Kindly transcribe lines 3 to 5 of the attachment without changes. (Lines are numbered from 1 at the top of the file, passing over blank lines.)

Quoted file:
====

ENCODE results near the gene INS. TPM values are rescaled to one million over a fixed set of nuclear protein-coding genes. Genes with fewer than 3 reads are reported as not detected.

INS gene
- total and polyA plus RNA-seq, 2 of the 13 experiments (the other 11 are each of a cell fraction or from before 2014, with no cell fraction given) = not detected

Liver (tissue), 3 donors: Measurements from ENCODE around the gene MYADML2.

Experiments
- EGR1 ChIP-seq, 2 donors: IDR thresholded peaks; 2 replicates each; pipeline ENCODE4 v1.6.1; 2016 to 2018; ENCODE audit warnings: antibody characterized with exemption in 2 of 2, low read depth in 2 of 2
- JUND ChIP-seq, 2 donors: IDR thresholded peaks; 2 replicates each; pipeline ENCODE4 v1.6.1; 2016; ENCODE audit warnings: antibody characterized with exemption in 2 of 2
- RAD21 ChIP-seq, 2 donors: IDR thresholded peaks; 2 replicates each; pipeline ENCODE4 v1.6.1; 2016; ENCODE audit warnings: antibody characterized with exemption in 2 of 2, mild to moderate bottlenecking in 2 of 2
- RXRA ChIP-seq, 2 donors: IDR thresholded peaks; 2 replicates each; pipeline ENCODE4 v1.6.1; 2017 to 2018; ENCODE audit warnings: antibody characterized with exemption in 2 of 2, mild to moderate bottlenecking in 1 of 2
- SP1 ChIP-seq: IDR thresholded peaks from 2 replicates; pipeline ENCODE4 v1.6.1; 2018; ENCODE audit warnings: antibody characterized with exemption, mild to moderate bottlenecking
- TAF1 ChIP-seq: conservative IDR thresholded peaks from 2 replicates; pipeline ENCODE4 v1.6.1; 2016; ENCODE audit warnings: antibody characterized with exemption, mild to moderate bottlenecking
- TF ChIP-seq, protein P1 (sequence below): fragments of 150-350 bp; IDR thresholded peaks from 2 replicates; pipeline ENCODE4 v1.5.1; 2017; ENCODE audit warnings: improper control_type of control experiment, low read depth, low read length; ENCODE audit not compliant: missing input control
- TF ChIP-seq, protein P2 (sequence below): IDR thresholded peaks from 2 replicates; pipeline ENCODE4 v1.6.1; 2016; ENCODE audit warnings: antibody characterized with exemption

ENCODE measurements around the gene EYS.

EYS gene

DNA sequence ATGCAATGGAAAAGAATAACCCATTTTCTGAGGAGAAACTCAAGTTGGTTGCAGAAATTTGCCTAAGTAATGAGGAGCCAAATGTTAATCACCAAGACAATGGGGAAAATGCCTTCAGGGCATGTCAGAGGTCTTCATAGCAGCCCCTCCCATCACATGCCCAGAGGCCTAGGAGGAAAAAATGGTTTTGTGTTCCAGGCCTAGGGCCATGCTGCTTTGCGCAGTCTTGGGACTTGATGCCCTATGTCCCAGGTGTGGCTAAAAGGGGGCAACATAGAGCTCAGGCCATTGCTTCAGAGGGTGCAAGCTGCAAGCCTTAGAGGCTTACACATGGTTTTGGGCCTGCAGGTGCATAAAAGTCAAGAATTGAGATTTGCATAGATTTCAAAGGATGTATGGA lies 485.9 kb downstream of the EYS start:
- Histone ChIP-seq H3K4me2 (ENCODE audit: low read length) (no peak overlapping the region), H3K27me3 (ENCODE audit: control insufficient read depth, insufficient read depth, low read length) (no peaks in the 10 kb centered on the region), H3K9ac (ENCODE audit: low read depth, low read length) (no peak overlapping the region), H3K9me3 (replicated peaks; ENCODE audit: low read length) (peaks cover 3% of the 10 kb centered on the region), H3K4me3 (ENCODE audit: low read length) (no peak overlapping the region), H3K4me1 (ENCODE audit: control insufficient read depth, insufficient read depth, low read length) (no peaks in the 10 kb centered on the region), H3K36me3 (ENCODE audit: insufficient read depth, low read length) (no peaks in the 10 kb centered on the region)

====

- total and polyA plus RNA-seq, 2 of the 13 experiments (the other 11 are each of a cell fraction or from before 2014, with no cell fraction given) = not detected

Liver (tissue), 3 donors: Measurements from ENCODE around the gene MYADML2.

Experiments